The End of the Tube

It has finally happened. My television set has finally died.

I can't decide if this is a tragic moment in which my life will be drastically deprived of the entertainment I so dearly love or a moment to rejoice in which I will be forced to pick-up that book that I have been meaning to read, spend some more time journaling or reading the Word, or spend some time simply being still and drinking in the prescence of God.

Hmmm, second option seems most appealing, but then I must be honest with myself that while I love being alone I also love to distract myself from the fact that I am alone. Droning hours without ER, Grey's Anatomy, and Survivor might be overwhelming.

Realistically, I am not without entertainment. The instrument which I currently use to share this tragedy with you continues to provide endless hours of music, cinematic pleasures in form of DVDs, and pages upon pages of web-surfing. I will still have plenty of distractions to keep me from those tasks that might be more pressing and might ought to be the first things in my life.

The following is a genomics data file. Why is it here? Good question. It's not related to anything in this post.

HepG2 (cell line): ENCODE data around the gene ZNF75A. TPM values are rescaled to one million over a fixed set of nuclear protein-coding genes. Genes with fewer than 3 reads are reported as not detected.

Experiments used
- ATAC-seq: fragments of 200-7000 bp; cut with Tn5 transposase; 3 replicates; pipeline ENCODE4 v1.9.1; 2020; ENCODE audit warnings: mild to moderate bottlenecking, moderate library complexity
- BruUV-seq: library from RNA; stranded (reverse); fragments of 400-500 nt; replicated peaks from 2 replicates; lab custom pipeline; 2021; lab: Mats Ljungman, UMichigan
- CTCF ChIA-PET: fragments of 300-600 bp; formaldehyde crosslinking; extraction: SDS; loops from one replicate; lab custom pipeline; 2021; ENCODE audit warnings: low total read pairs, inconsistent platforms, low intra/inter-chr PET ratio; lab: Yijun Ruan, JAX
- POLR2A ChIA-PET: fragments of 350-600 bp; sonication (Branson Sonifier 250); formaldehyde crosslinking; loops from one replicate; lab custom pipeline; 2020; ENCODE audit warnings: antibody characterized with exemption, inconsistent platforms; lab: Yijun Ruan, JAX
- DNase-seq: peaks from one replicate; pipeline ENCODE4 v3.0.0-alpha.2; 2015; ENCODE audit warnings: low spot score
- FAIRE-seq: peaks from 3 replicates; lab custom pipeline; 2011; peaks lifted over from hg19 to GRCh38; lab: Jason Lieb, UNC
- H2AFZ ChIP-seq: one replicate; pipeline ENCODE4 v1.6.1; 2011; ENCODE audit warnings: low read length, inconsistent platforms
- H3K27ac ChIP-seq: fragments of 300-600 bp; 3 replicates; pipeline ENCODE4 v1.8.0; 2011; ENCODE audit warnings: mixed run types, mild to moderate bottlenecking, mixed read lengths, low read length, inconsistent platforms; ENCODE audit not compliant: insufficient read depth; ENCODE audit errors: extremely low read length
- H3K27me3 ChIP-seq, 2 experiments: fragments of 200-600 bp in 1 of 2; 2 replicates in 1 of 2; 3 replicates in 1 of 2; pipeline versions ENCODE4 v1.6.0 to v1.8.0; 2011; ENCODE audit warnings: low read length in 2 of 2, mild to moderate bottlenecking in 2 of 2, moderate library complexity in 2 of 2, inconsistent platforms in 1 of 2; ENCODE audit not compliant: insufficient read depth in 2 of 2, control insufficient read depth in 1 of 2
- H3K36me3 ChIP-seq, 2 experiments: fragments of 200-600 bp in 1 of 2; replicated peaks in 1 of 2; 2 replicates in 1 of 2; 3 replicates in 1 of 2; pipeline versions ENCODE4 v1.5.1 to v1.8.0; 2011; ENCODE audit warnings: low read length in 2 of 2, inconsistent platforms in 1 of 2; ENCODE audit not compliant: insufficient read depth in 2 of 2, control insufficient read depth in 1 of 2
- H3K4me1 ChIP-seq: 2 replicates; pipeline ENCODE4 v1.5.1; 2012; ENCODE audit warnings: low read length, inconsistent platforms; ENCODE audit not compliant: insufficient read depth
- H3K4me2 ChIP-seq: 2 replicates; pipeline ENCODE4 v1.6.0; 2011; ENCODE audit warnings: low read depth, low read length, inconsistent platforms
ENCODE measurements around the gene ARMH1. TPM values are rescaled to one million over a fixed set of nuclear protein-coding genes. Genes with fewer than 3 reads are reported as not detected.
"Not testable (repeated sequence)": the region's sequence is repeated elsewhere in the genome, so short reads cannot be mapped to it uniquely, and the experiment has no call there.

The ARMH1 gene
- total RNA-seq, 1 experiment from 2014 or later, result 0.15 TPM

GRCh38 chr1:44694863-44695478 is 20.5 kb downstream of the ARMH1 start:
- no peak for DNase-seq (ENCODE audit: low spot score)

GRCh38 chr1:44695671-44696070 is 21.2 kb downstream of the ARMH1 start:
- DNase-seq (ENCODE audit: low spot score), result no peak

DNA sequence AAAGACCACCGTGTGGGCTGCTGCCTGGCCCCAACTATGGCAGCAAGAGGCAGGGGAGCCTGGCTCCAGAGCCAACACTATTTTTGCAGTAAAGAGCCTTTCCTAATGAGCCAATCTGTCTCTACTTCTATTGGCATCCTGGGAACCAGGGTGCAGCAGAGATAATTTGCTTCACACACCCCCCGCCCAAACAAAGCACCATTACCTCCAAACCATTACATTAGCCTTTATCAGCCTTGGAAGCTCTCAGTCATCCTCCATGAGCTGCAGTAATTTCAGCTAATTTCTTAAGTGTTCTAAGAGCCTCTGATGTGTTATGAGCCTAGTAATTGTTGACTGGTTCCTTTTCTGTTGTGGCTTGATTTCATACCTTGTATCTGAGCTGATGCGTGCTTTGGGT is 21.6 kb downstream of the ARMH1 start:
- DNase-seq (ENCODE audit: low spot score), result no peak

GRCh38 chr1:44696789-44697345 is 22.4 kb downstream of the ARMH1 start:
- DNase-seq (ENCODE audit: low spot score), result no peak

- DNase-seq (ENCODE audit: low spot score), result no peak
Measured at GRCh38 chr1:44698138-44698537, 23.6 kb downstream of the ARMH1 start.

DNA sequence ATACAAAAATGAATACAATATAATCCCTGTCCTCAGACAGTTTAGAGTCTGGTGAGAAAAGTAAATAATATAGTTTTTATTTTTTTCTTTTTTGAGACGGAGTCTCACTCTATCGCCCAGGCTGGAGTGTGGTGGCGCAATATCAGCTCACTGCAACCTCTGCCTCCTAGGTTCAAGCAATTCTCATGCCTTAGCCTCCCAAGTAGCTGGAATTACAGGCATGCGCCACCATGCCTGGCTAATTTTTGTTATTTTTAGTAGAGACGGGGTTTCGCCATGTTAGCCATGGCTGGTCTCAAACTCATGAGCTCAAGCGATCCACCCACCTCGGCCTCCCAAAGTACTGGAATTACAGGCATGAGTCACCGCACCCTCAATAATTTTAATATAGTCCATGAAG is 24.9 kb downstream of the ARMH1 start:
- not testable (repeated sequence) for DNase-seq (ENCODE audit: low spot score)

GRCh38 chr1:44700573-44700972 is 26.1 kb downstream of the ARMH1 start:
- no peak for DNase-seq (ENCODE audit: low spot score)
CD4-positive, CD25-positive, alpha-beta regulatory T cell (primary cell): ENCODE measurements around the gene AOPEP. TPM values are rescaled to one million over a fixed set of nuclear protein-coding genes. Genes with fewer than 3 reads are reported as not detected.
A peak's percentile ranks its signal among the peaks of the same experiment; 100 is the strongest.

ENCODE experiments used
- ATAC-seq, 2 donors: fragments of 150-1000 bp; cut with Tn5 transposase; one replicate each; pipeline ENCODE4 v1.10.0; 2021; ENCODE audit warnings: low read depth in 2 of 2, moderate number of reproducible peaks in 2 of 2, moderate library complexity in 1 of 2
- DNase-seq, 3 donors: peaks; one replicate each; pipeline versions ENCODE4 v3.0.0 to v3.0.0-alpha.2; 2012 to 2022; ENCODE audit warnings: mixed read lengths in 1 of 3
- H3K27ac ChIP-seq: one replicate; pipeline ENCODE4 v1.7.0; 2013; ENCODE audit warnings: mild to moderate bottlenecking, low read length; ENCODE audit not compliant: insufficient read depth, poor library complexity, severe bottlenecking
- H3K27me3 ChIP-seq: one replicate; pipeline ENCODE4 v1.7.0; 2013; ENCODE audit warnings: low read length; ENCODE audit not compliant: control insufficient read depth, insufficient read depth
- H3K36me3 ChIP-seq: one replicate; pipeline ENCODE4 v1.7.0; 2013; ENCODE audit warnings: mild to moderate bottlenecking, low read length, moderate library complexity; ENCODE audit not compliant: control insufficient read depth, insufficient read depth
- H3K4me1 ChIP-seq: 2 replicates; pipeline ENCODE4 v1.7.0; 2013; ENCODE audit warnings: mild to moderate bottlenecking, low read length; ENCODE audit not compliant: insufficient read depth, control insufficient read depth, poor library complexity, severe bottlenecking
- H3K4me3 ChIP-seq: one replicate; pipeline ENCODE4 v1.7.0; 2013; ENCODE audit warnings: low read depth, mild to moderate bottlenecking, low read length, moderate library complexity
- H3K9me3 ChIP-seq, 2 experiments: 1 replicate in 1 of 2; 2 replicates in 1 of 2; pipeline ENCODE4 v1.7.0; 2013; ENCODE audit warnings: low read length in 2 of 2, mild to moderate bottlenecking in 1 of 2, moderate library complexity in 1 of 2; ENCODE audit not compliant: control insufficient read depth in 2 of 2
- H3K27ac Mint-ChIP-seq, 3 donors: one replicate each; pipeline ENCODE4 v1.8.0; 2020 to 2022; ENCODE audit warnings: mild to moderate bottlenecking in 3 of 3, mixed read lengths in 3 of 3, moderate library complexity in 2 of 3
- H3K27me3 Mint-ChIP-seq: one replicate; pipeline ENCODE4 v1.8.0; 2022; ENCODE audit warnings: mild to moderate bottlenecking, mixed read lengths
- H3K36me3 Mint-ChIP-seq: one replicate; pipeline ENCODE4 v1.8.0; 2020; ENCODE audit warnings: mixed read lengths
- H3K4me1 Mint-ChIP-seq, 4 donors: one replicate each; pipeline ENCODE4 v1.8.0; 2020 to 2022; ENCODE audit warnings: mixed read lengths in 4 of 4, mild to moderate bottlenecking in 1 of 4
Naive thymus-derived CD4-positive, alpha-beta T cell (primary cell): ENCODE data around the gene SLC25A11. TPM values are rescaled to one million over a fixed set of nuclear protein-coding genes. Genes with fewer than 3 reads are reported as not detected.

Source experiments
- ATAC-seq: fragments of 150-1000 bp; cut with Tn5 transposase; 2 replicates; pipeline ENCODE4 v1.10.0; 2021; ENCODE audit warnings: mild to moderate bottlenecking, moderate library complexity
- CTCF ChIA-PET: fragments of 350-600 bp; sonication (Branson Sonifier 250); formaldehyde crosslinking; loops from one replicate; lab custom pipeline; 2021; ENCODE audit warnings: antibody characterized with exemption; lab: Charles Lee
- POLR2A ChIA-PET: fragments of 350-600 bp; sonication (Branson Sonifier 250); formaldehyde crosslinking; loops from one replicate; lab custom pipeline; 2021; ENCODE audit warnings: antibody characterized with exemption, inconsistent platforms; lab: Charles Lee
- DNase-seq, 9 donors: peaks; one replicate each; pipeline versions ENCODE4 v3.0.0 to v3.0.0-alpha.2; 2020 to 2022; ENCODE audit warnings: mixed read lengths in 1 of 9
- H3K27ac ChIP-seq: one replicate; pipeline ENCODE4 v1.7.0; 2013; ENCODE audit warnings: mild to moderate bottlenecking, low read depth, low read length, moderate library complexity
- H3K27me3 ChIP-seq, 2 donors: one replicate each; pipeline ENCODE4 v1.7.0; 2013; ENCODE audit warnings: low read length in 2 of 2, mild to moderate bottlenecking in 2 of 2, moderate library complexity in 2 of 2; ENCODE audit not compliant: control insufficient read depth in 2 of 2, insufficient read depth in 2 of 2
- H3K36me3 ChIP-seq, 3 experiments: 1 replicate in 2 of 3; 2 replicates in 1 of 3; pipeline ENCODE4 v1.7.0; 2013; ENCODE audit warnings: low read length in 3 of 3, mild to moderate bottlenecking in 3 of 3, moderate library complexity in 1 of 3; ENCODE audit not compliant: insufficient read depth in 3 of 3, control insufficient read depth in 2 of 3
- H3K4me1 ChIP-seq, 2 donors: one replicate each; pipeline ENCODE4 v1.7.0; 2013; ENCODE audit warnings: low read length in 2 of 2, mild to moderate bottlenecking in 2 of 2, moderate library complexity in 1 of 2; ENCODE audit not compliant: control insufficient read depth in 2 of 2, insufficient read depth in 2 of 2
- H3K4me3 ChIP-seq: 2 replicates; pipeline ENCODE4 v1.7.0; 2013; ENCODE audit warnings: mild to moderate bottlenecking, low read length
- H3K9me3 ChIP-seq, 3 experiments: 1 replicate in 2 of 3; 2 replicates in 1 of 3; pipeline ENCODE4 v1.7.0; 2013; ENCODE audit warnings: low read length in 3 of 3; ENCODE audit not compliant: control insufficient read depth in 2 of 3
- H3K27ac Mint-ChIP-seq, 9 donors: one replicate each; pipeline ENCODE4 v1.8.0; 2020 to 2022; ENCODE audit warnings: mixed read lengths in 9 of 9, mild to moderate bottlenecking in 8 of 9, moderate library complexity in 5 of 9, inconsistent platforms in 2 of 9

This could be a great opportunity to purge the clutter from my life, i.e. old VHS tapes that I rarely watch but yet continue to sit collecting dust. Or I could save my pennies and dimes (how much does a TV cost these days anyway) and purchase a brand-spankin' new TV with all of the amenities.

Hmmm...could be crucial moment in life--choosing to let go of my addictions, i.e. old VHS tapes, ER, Grey's Anatomy, Survivor, college football, hockey (well, already gave that up with ESPN's decision not to carry NHL games this season and my own decision to discontinue the cable), etc.

Question: Am I a strong enough person to live without small screen medium?
Better question: What kind of person can God shape me into without the constant influence of the "idiot box" in my life? (Looked up "television" on "Idiot box" actually is listed as a synonym for television.)

Stay tuned for scenes from next weeks episode--The Decision.